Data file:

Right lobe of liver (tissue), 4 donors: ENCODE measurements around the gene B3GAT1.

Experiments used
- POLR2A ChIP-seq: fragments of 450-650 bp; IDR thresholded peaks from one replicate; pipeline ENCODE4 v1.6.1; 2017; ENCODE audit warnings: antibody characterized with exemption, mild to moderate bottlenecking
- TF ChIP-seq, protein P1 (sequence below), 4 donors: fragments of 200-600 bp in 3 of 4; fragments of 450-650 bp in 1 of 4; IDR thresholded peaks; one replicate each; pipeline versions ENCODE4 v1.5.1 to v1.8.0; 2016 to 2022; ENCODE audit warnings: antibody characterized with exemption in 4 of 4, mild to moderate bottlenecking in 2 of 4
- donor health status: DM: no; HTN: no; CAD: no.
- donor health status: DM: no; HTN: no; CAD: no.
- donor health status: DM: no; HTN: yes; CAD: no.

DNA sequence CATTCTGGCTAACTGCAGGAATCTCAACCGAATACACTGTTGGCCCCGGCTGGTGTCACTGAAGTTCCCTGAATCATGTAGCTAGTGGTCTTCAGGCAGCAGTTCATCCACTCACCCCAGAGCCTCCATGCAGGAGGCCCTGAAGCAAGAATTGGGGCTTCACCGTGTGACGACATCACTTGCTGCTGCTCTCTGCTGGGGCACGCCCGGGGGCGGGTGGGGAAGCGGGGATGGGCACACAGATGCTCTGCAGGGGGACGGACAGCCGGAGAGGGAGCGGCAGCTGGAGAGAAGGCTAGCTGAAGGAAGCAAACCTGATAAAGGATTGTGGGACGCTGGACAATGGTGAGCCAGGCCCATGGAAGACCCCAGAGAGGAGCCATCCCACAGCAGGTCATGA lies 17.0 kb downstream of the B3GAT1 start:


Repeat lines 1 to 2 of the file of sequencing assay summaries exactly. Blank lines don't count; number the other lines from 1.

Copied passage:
Right lobe of liver (tissue), 4 donors: ENCODE measurements around the gene B3GAT1.

Experiments used